At that time I still thought that I had been a victim of sexual abuse, and had no idea that I had been traumatized.  Interesting that I had dropped my belief that Sears & Roebucks was a terrible store, because Mother had threatened to send me “back to Sears & Roebucks.”  What I still had, alas, was the belief that if I didn’t behave as authority wanted, I would be “sent back” — that is out on the street, unable to take care of myself.  The story about the “two-year-old” was the story of one of the women in Journey Into Courage.

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Early Work with Younger “Parts”

(Written in June 2004)

In a session of the “Wave Work” at Kripalu: there was a confusing struggle with my body’s tendency to cramp up (esp left hand) and kick, shake, jump.  Finally I let it shrivel up into a crippled, spastic child (I could see the starving baby from my collage book) — and it felt, not exactly good, but valid, solid, like this is who I really am.  I stayed with it for a while, feeling huge compassion for that shriveled, spastic, starving baby.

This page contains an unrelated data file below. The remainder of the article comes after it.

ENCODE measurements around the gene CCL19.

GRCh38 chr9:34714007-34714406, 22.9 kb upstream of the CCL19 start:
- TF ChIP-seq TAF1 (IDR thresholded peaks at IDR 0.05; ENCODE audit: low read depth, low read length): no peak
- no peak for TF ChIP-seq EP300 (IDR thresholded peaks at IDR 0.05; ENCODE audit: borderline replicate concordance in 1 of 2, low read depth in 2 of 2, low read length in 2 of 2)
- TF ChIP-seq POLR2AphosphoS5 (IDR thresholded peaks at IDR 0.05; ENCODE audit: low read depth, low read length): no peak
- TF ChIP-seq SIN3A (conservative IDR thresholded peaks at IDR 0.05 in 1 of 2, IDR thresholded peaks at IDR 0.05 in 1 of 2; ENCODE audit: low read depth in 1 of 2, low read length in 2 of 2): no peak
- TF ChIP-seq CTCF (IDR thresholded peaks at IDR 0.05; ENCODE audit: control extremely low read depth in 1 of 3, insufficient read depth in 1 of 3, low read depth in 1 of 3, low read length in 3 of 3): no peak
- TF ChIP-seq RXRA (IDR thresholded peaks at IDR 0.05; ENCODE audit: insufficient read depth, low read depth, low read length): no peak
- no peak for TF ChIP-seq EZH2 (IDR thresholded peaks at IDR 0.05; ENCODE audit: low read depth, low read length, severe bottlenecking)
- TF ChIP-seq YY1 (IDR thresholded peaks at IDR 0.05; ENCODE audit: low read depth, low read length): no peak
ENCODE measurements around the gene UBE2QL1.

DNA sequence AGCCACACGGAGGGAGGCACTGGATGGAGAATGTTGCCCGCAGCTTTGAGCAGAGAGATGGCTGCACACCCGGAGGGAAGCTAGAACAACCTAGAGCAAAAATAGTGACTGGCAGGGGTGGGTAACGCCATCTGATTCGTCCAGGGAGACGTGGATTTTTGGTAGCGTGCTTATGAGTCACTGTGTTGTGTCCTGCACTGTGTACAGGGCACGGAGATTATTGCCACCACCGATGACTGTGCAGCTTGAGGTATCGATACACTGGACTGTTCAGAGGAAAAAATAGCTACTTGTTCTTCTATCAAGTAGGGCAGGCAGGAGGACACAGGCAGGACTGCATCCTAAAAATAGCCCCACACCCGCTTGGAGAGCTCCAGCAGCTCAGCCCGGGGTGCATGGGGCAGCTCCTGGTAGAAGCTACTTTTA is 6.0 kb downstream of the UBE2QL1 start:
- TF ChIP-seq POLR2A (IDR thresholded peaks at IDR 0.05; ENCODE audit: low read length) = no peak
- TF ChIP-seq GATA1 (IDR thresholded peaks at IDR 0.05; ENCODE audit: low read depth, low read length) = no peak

written in January 2006:

Somewhere in here, I had an experience of committing myself to the traumatized baby. I didn’t write it down so I don’t know exactly when it happened.  I was imagining a war zone, wrecked buildings, burning cars, dead bodies, a few people wandering dazedly around, smoke drifting, colors all grey and black except for the fires.  I see a shriveled dark grey baby lying on a garbage can.  I think of picking her up, but I realize the orphanage has been bombed.  There’s nowhere to take her.  If I pick her up I’m stuck with her for the rest of my life.  I spend a moment wondering if I really do want to take on this task.  Then I pick her up.

Written in June 2009:

I’m reading The Shell Seekers, and it brings home to me how barren my life is.  Good healthy loving supportive relationships between mothers & daughters.  Wonderful loving sexual relationships.  People who can cook and garden.  Sadness at the loss of real relationships.  Although I notice that they don’t let themselves cry, it’s seen as admirable not to cry.